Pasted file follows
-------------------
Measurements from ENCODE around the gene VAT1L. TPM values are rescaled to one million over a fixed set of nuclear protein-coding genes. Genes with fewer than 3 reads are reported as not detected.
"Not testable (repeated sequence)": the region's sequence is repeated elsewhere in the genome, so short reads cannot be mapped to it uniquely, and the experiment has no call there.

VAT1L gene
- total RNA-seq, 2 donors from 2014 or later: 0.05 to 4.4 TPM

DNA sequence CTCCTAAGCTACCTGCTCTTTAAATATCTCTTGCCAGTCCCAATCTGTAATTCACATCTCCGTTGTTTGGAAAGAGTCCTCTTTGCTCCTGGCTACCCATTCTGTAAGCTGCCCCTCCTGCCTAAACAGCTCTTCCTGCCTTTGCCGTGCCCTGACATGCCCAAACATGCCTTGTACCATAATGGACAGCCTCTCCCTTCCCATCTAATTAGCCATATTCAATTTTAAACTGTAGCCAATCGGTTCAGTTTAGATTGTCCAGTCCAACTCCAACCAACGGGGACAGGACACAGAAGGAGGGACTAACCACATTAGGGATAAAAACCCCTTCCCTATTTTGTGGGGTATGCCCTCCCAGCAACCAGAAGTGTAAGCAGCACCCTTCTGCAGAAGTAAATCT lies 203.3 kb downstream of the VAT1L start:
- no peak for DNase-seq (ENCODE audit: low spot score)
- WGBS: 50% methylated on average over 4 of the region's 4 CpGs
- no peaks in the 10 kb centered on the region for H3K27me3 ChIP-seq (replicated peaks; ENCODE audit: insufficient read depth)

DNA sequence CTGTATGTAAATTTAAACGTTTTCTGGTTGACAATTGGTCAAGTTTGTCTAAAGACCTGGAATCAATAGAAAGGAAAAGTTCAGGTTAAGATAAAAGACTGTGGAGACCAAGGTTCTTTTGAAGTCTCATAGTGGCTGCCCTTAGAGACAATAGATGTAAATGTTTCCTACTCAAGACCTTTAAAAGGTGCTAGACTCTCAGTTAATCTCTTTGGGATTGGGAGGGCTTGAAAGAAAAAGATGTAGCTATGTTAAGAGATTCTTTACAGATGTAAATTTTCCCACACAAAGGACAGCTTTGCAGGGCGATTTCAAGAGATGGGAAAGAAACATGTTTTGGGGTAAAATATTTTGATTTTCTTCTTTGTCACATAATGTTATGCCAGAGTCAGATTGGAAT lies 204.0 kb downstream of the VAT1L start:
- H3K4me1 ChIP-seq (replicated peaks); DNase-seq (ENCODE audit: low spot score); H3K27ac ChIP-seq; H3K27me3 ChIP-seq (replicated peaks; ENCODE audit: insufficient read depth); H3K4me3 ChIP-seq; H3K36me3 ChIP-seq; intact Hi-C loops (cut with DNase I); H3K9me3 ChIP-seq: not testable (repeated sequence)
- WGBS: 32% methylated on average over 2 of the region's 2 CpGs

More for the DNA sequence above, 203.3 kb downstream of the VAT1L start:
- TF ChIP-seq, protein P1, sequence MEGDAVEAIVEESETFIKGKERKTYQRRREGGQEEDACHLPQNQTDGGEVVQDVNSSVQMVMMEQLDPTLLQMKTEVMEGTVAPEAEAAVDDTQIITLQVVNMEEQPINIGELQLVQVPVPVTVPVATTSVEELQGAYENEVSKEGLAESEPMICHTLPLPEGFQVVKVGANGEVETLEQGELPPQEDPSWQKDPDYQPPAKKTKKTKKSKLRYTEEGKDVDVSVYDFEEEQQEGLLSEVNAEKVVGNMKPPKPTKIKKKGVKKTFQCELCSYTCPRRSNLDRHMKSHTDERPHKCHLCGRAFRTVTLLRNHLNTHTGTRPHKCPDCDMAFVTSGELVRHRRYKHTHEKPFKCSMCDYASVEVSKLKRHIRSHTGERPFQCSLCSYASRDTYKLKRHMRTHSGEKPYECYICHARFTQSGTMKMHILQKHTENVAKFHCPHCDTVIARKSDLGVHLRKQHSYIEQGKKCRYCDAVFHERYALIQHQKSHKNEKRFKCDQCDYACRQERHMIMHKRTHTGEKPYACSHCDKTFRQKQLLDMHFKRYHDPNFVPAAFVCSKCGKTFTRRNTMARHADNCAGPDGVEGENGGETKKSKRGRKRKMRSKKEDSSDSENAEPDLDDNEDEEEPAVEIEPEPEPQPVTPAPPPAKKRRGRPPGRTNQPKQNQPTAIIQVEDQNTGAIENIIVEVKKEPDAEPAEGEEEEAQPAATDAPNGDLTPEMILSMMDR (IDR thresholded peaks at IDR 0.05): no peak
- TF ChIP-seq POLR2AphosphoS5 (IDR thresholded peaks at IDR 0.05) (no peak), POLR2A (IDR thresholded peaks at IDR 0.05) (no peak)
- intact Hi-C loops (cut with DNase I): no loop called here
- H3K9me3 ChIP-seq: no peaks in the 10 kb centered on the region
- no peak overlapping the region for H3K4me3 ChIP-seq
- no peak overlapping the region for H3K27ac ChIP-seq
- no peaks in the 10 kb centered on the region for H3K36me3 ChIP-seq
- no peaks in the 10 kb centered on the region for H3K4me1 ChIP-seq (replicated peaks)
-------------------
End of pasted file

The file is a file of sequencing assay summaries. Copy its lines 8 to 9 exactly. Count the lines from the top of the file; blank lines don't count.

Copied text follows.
- no peaks in the 10 kb centered on the region for H3K27me3 ChIP-seq (replicated peaks; ENCODE audit: insufficient read depth)

DNA sequence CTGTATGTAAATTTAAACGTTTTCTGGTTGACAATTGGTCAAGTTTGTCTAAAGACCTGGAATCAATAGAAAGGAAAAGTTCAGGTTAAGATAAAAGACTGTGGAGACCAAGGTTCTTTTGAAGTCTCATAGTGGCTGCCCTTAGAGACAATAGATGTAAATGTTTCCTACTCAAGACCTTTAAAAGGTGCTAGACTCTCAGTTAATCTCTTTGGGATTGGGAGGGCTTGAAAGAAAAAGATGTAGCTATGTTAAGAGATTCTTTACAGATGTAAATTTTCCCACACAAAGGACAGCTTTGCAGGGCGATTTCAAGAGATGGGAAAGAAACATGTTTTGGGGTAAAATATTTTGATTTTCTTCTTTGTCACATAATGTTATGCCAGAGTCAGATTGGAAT lies 204.0 kb downstream of the VAT1L start: